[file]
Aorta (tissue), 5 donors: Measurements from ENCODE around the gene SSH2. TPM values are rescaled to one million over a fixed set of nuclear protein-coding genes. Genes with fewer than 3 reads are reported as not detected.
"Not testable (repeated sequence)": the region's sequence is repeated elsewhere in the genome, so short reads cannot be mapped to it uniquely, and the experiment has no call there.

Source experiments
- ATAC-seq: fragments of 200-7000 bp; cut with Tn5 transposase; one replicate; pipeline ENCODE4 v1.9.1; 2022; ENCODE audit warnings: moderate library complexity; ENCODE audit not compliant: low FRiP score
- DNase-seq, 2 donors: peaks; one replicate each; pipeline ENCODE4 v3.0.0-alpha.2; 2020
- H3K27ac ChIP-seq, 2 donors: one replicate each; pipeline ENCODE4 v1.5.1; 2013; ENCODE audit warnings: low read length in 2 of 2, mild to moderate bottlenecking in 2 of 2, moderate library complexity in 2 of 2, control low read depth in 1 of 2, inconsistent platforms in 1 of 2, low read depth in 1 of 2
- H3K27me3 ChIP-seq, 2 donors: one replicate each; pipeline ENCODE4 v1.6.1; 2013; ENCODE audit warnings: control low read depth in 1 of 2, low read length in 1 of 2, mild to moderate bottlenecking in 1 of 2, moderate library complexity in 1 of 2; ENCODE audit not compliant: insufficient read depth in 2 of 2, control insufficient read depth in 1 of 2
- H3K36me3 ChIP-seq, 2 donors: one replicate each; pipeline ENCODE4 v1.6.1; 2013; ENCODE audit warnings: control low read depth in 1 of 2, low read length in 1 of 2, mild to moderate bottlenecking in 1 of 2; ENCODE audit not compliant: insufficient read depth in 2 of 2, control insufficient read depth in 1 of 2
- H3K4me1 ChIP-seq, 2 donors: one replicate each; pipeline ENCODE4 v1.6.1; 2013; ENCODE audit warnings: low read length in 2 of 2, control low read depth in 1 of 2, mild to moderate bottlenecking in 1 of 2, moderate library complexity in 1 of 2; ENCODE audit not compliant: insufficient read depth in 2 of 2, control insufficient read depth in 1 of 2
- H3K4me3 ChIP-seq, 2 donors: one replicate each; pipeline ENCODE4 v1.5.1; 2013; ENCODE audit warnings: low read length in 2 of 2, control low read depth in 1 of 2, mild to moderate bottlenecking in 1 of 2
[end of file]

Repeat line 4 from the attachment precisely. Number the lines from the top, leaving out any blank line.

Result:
- ATAC-seq: fragments of 200-7000 bp; cut with Tn5 transposase; one replicate; pipeline ENCODE4 v1.9.1; 2022; ENCODE audit warnings: moderate library complexity; ENCODE audit not compliant: low FRiP score